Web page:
By Michelle Trost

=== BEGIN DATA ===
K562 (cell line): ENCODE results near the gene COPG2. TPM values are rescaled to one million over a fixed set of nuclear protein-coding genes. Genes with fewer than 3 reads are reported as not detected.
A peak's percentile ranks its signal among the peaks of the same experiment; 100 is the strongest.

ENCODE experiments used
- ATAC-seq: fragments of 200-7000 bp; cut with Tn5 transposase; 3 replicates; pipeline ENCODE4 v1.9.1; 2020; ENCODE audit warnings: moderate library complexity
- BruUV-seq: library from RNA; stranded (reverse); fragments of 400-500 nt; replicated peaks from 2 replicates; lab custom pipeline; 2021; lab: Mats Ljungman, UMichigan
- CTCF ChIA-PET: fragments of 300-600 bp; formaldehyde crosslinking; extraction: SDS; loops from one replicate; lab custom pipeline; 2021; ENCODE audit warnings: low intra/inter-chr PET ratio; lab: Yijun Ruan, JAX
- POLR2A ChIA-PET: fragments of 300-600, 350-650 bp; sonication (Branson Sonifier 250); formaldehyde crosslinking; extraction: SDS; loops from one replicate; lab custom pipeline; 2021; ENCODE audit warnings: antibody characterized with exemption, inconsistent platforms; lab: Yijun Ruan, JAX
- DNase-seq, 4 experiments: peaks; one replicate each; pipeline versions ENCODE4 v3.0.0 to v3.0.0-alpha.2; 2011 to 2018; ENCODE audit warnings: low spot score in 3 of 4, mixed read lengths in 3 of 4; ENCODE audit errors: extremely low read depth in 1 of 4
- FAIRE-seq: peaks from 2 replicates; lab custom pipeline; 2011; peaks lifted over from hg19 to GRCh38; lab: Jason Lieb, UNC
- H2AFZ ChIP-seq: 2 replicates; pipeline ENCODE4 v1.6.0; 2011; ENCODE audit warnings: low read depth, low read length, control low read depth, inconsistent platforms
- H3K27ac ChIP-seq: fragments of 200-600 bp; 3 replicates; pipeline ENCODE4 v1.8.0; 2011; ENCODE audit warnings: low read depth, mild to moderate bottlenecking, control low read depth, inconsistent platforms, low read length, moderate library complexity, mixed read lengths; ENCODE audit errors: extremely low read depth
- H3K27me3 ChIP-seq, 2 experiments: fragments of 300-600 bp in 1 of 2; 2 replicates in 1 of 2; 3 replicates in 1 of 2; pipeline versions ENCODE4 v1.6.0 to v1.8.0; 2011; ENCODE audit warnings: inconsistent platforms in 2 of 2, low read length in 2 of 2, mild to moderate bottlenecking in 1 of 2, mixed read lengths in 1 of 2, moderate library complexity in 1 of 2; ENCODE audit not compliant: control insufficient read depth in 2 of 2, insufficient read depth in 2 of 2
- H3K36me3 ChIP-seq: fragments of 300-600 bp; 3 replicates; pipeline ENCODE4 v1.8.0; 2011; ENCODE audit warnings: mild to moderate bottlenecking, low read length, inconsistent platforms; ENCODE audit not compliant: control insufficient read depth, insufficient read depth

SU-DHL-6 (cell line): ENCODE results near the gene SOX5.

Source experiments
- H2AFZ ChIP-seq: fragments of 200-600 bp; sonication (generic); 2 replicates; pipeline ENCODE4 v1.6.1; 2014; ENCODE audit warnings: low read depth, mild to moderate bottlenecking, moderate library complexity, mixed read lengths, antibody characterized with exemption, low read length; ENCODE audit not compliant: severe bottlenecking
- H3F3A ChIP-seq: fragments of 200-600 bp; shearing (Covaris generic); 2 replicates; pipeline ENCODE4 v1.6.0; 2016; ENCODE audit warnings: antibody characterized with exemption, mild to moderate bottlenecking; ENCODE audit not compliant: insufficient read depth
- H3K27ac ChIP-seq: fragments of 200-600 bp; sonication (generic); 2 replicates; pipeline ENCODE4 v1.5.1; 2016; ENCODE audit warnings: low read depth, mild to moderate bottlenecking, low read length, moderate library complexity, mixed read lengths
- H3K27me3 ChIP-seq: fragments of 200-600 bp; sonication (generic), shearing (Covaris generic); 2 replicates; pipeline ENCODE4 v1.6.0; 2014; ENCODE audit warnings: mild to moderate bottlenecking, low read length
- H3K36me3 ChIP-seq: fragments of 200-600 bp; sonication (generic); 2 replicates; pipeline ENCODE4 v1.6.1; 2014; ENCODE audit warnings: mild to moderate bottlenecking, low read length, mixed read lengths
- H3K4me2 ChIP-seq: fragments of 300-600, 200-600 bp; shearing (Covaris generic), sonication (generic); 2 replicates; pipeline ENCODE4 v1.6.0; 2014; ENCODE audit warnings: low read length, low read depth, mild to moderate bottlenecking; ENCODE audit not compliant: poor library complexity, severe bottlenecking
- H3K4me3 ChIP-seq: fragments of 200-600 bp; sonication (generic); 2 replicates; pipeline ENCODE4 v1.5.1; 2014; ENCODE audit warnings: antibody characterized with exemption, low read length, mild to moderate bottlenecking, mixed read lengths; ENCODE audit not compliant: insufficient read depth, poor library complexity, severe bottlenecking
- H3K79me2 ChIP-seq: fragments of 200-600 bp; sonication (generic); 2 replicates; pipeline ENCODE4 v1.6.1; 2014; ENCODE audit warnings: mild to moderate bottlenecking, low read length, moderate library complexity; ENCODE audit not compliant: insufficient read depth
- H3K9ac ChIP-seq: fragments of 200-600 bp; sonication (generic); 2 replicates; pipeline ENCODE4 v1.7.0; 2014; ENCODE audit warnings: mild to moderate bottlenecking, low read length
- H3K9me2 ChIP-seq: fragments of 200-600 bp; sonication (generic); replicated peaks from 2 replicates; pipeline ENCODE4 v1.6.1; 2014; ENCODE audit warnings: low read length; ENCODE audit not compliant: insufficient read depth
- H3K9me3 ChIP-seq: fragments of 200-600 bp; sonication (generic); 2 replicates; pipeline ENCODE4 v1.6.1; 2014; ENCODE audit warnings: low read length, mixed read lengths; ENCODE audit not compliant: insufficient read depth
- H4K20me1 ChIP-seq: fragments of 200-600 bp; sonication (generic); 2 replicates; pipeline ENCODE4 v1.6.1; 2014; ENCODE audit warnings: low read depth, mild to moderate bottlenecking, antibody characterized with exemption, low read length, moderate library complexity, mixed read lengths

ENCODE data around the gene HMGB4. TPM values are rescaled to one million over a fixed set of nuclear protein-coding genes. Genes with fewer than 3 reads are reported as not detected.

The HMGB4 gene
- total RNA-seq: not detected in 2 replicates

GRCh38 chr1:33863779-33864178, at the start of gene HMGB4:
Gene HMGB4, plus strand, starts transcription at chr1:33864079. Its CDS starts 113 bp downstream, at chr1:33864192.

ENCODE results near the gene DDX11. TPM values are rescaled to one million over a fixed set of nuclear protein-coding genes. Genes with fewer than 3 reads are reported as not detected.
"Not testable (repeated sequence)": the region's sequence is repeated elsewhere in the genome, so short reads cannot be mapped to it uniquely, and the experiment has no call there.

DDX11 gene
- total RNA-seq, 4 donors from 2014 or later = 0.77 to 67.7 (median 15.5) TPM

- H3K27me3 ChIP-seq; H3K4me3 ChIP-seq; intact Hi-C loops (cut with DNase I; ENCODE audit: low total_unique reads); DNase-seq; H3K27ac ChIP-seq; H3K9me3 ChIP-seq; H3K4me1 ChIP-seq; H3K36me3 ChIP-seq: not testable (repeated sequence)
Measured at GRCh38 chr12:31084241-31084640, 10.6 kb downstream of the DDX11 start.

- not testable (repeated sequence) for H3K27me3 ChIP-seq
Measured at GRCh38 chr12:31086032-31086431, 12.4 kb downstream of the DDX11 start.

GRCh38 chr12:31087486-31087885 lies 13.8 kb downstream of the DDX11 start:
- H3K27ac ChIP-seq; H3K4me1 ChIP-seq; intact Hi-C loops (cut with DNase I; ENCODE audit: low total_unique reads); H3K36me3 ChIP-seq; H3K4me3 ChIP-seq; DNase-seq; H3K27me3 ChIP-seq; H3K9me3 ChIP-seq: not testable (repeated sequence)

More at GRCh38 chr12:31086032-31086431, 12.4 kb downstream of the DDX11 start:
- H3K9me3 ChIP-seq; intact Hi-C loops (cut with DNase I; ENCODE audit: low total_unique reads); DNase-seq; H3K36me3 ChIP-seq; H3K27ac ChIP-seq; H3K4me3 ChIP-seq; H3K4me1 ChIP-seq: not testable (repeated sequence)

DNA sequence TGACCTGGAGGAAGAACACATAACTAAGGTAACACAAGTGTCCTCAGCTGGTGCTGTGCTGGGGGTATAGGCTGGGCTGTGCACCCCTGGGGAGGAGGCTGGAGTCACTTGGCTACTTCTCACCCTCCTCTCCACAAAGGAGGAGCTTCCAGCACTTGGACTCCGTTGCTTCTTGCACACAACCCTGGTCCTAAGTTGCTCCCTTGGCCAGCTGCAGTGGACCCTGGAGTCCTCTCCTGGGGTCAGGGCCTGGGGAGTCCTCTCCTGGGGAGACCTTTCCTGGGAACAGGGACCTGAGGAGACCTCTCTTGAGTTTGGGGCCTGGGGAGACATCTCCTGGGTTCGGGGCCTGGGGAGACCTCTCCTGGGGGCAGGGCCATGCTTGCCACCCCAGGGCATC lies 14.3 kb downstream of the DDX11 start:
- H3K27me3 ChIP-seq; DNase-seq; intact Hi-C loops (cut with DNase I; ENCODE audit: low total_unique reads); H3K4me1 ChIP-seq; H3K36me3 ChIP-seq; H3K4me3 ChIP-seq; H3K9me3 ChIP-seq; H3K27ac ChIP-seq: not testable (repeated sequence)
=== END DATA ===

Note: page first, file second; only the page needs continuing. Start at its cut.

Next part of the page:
Advances in technology have provided journalists the tools to obtain and share real-time information during domestic-terrorist and mass-shooting incidents. This realtime information-sharing compromises the safety of first responders, victims, and reporters. Real-time sharing of tactical operations, including the positioning of law enforcement, firefighters, and their equipment, impacts the security and effectiveness of emergency responders in mitigating the public threat. The Department of Defense (DOD) fought a similar battle with members of the media more than a decade ago with the creation of its embedded reporter program. This thesis explores the following question: Can first response agencies and journalists in the United States adopt an embedded journalist program for domestic terrorist or mass-shooting events? The research reviewed the DOD’s embedded reporter program and explored potential modifications for use within the United States. The thesis finds that although it is possible to create a collaborative embedded reporter program for use within the United States, it may be more feasible to adopt portions of the program such as placing an embargo on all tactical operations, creating a formal media training program, and implementing media credentials.